Thursday, 25 November 2010

Ten (24/11/10 - 25/11/10)

Finally, giant strides. Even though weeks behind schedule I've actually got the main body of the bag in a somewhat assembled state, hopefully people will now start looking at it in a different light.

The big development since earlier in the week is the completion of the middle compartment. It took far longer than expected, mainly due to the epoxy resin being too weak for the job, which was the 5mm edge of the acylric to a milled off flat surface on the two segments of the laminated plywood (which had the slight curve), this photo should help if that was too confusing:

As you can see the plywood is also unsupported so they were incredibly fragile by themselves, for this reason I had to make two makeshift jigs so that they could be sanded and drilled. The jigs consisted of a simple 2x4 cut to the correct length so that the plywood didn't bend back on itself and double-sided to a larger MDF piece.

The reason they are in 3 segments is that 2 lasercut splines with the acrylic tube profile is put between them to make the middle tube in the hinge secure. If that once again sounded too confusing, this photo should clear it up:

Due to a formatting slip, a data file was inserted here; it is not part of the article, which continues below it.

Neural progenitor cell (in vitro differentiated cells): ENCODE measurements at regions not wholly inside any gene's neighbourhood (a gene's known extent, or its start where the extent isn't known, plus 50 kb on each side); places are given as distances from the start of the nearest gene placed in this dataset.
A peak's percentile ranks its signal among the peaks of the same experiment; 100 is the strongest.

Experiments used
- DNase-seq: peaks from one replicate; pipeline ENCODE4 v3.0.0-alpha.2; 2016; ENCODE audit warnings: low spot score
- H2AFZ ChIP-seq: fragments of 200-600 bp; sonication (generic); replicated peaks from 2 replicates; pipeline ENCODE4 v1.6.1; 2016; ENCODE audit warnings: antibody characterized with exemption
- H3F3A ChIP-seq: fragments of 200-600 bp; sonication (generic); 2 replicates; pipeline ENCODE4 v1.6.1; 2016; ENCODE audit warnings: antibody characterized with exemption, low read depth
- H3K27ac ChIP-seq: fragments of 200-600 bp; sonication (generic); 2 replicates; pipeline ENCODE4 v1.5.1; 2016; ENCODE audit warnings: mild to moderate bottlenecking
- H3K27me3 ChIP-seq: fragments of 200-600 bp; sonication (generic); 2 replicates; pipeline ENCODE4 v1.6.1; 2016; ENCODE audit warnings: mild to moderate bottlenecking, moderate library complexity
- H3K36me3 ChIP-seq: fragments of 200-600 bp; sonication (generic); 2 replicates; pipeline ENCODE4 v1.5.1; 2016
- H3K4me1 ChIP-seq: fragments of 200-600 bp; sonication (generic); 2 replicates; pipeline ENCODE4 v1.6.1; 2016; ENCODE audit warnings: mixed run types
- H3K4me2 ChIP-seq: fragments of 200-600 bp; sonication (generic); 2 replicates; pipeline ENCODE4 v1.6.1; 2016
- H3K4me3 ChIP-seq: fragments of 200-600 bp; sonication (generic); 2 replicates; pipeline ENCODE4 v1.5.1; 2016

Either side of the outer segments is a lasercut profile of the side components. Once again this is to keep everything level, but more importantly to stregthen the indivdual segments. Each segment has about 10 holes dripped in its edge where copper rod is slotted in, which then goes through the lasercut splines into the adjacent segment. These copper rods also act to keep the plywood up so that it meets the side component outline, as seen in this photo:

For example, this segment is sandwiched between a lasercut spline and the side component outline, so that the copper rod will thread through the segment and outline into the actual side component (which will be attached to the outline). This should hopefully make these segments stronger and less prone to sagging, which they do a lot. Also this way of attaching the side components to these outline allows me to spray the front, rear and middle components separately as the metal rod between them can not be threaded until the side components are attached.

On the front and rear side of things, both have had their internal structure done and are now in the process of cladding, which is proving to be a bit tricky, especially as I don't have a former. Anyways here is the bag assembled in skeleton form:

Tuesday, 23 November 2010

Neun (22/11/10) - 23/11/10)